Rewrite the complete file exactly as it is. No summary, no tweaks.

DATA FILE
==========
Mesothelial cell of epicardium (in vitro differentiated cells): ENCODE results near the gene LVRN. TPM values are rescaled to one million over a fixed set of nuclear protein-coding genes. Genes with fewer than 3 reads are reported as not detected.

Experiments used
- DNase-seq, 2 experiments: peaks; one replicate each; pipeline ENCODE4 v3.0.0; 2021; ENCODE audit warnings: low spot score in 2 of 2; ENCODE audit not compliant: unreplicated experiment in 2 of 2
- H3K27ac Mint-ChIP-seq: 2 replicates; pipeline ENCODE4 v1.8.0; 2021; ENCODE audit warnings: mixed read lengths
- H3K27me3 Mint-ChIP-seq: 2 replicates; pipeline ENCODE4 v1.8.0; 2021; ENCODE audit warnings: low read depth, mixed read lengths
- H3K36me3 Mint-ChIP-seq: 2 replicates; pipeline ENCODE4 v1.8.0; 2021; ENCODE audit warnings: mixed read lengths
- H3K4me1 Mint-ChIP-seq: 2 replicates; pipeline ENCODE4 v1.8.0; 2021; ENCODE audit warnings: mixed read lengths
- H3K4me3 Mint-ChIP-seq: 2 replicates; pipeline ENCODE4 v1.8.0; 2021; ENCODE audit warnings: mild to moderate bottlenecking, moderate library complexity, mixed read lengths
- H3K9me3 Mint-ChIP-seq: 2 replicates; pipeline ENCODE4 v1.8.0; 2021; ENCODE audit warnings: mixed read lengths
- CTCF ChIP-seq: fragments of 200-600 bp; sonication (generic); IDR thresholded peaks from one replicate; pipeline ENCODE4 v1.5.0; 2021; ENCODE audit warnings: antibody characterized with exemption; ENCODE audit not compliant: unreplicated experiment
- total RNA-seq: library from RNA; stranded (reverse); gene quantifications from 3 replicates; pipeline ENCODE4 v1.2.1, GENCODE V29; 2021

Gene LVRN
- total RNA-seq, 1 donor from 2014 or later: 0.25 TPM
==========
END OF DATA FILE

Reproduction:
Mesothelial cell of epicardium (in vitro differentiated cells): ENCODE results near the gene LVRN. TPM values are rescaled to one million over a fixed set of nuclear protein-coding genes. Genes with fewer than 3 reads are reported as not detected.

Experiments used
- DNase-seq, 2 experiments: peaks; one replicate each; pipeline ENCODE4 v3.0.0; 2021; ENCODE audit warnings: low spot score in 2 of 2; ENCODE audit not compliant: unreplicated experiment in 2 of 2
- H3K27ac Mint-ChIP-seq: 2 replicates; pipeline ENCODE4 v1.8.0; 2021; ENCODE audit warnings: mixed read lengths
- H3K27me3 Mint-ChIP-seq: 2 replicates; pipeline ENCODE4 v1.8.0; 2021; ENCODE audit warnings: low read depth, mixed read lengths
- H3K36me3 Mint-ChIP-seq: 2 replicates; pipeline ENCODE4 v1.8.0; 2021; ENCODE audit warnings: mixed read lengths
- H3K4me1 Mint-ChIP-seq: 2 replicates; pipeline ENCODE4 v1.8.0; 2021; ENCODE audit warnings: mixed read lengths
- H3K4me3 Mint-ChIP-seq: 2 replicates; pipeline ENCODE4 v1.8.0; 2021; ENCODE audit warnings: mild to moderate bottlenecking, moderate library complexity, mixed read lengths
- H3K9me3 Mint-ChIP-seq: 2 replicates; pipeline ENCODE4 v1.8.0; 2021; ENCODE audit warnings: mixed read lengths
- CTCF ChIP-seq: fragments of 200-600 bp; sonication (generic); IDR thresholded peaks from one replicate; pipeline ENCODE4 v1.5.0; 2021; ENCODE audit warnings: antibody characterized with exemption; ENCODE audit not compliant: unreplicated experiment
- total RNA-seq: library from RNA; stranded (reverse); gene quantifications from 3 replicates; pipeline ENCODE4 v1.2.1, GENCODE V29; 2021

Gene LVRN
- total RNA-seq, 1 donor from 2014 or later: 0.25 TPM